Miss Katherine Rowton

She was an elected  Poor Law Guardian in Manchester.   Katherine  and four  other women were employed by the North of England Suffrage Society in the summer of and autumn of 1900 to gather signatures from women cotton mill workers for a suffrage  petition to Parliament. They gathered over 29,000 signatures and the petition was presented to  a small number of sympathetic MPs in the House of commons on 15th  March 1901. Katherine,  Esther Roper and 15 cotton workers accompanied the petition to London.

In July 1902 Katherine and other radical suffragists worked hard to raise the issue of women’s suffrage  during a parliamentary by-election in Rossendale in which the Labour Representation Committee candidate  was David Shackleton, President  of the Darwen Weavers’ Association. They pointed out that women weavers (who were majority in the various weavers unions in Lancashire)   were supporting  his candidacy and Labour MPs  with their  union subscriptions, but did not have the right to vote themselves.

In 1903 Katherine was still being paid a small salary by the North of England Society and along with Sarah Reddish spoke at a series of union meetings in Lancashire, urging them to support Votes for Women by balloting their members on the question on whether to support the campaign. When  they did hold a ballot, the result was “yes”.

The North of England society now concluded an agreement  with  the Central  Suffrage  Society, who agreed to pay the salaries of  speakers to visit  other industrial areas and speak to women workers . Katherine, along with Mrs. Green, Eva Gore Booth and Esther Roper addressed over one hundred meetings, peaking to meetings of pottery workers  in the Midlands  and hosiery workers in Leicestershire.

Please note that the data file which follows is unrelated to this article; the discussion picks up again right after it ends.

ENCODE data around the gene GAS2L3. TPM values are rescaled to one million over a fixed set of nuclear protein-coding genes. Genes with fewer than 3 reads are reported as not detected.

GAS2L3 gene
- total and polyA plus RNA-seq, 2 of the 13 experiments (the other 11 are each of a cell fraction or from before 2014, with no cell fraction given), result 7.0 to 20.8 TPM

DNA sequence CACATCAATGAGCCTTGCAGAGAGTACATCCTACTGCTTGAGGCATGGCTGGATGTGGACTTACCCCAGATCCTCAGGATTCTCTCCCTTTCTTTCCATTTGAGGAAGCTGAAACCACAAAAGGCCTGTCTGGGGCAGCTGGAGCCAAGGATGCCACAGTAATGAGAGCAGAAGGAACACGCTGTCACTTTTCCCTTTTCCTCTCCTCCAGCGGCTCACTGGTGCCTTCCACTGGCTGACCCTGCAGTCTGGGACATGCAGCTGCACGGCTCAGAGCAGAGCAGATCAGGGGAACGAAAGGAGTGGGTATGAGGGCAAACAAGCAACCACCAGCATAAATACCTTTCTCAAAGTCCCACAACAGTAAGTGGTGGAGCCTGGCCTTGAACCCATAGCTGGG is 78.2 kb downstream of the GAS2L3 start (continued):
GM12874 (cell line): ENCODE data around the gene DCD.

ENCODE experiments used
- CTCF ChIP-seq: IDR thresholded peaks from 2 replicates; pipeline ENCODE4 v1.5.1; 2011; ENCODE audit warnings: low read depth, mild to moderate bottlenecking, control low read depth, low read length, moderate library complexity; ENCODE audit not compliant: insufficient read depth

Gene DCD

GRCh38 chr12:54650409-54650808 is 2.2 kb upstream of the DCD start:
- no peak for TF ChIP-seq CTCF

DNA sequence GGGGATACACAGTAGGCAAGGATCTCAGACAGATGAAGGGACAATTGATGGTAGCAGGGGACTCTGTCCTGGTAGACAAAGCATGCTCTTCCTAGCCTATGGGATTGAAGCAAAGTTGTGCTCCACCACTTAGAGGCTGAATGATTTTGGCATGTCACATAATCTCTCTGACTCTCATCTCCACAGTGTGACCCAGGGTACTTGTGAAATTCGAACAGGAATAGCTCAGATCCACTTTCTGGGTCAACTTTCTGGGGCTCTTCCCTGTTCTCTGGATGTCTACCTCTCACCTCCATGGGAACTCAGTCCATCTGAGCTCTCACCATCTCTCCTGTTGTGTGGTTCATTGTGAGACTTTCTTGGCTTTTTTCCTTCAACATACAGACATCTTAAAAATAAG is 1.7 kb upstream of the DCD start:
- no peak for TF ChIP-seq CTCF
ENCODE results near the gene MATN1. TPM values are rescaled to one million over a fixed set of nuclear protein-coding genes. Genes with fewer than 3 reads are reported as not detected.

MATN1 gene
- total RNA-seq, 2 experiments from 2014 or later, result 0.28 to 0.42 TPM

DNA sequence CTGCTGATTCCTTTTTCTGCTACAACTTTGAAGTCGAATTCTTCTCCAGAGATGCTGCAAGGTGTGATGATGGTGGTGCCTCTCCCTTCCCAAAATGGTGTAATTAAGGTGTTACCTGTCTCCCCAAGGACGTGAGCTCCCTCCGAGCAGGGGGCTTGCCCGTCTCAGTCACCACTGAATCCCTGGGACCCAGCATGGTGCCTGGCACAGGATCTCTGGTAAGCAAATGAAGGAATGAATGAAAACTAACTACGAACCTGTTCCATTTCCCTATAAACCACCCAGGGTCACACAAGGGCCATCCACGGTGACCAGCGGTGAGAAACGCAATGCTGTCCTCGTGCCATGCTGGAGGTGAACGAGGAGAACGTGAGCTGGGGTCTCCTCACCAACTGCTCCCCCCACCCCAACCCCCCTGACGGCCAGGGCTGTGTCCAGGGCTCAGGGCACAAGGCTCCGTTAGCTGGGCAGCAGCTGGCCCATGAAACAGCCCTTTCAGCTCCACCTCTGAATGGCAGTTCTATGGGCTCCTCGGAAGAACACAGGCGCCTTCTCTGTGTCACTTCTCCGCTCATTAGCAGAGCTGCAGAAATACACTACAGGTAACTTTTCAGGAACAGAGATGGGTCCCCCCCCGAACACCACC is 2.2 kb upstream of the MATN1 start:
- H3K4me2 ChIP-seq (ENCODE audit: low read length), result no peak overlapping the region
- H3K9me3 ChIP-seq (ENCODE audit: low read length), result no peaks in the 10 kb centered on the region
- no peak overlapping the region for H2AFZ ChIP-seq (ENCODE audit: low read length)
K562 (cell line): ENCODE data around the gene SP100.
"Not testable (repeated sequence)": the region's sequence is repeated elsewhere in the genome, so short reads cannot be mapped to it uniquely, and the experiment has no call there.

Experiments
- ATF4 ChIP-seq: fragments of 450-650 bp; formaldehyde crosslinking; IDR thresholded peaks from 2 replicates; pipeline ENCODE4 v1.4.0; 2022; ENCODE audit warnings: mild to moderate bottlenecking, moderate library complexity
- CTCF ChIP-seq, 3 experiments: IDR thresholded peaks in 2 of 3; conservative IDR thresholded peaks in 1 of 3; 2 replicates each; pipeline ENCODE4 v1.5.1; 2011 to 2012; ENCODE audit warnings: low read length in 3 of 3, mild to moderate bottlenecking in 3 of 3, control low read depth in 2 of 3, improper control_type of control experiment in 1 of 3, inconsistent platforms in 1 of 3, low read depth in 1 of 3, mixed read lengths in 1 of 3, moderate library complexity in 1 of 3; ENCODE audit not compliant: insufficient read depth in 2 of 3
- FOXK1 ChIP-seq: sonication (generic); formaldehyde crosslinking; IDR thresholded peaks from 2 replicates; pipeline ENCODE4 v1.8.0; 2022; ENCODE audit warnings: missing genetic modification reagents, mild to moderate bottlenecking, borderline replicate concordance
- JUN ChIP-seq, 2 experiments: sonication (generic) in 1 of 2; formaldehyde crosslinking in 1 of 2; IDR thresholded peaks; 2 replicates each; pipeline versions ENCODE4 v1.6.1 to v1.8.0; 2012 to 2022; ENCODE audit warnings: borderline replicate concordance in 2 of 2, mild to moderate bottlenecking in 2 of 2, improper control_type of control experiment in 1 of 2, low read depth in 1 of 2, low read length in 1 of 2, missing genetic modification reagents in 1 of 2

On 11 October 1904 she resigned from the MSWTUC along with Christabel in support of Sarah Dickenson and Eva Gore Booth.

There were growing tensions within North of England Society over this campaign amongst working women and the fact that the radical suffragist had links with the labour Party, rather than the Liberal party. In late 1905  Katherine, Esther Roper , Eva Gore Booth, Sarah Dickenson, Christabel,   Pankhurst and others resigned from the Executive Committee of the Society and now pursued their campaign through the Lancashire  and Cheshire Textile  and Other Workers’ Representation Committee of which Katherine was an active member and on the Committee.

In late 1909 she was one of a group of radical  suffragists who went up to Rossendale during a parliamentary by-election  to campaign on belaf

Further reading

Jill Liddington and Jill Norris, One Hand  Behind Us: the Rise of the Women’s Suffrage  Movement (1978, reissued 2000)